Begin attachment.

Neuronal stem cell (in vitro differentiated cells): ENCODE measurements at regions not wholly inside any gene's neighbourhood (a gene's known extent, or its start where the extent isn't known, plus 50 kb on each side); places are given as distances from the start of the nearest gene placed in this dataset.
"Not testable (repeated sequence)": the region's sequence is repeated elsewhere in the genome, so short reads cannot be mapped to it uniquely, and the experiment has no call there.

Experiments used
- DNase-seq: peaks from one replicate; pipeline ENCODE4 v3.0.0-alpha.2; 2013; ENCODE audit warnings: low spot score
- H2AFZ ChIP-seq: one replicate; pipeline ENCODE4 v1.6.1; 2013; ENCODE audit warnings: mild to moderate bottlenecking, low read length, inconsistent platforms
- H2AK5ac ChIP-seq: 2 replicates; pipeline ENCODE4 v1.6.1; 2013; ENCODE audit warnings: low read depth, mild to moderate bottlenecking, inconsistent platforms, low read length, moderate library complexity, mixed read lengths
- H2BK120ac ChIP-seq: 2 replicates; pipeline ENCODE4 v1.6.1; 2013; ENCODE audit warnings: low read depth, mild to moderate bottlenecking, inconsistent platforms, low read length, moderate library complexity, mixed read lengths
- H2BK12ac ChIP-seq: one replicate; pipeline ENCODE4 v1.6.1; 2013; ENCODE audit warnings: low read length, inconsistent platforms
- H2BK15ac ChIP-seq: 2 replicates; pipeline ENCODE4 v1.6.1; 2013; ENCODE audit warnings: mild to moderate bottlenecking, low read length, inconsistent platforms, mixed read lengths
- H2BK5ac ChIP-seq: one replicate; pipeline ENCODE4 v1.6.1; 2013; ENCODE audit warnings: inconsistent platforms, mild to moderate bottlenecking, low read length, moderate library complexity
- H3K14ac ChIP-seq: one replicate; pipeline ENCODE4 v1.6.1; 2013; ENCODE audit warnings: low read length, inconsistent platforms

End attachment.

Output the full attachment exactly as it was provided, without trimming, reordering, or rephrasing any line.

Neuronal stem cell (in vitro differentiated cells): ENCODE measurements at regions not wholly inside any gene's neighbourhood (a gene's known extent, or its start where the extent isn't known, plus 50 kb on each side); places are given as distances from the start of the nearest gene placed in this dataset.
"Not testable (repeated sequence)": the region's sequence is repeated elsewhere in the genome, so short reads cannot be mapped to it uniquely, and the experiment has no call there.

Experiments used
- DNase-seq: peaks from one replicate; pipeline ENCODE4 v3.0.0-alpha.2; 2013; ENCODE audit warnings: low spot score
- H2AFZ ChIP-seq: one replicate; pipeline ENCODE4 v1.6.1; 2013; ENCODE audit warnings: mild to moderate bottlenecking, low read length, inconsistent platforms
- H2AK5ac ChIP-seq: 2 replicates; pipeline ENCODE4 v1.6.1; 2013; ENCODE audit warnings: low read depth, mild to moderate bottlenecking, inconsistent platforms, low read length, moderate library complexity, mixed read lengths
- H2BK120ac ChIP-seq: 2 replicates; pipeline ENCODE4 v1.6.1; 2013; ENCODE audit warnings: low read depth, mild to moderate bottlenecking, inconsistent platforms, low read length, moderate library complexity, mixed read lengths
- H2BK12ac ChIP-seq: one replicate; pipeline ENCODE4 v1.6.1; 2013; ENCODE audit warnings: low read length, inconsistent platforms
- H2BK15ac ChIP-seq: 2 replicates; pipeline ENCODE4 v1.6.1; 2013; ENCODE audit warnings: mild to moderate bottlenecking, low read length, inconsistent platforms, mixed read lengths
- H2BK5ac ChIP-seq: one replicate; pipeline ENCODE4 v1.6.1; 2013; ENCODE audit warnings: inconsistent platforms, mild to moderate bottlenecking, low read length, moderate library complexity
- H3K14ac ChIP-seq: one replicate; pipeline ENCODE4 v1.6.1; 2013; ENCODE audit warnings: low read length, inconsistent platforms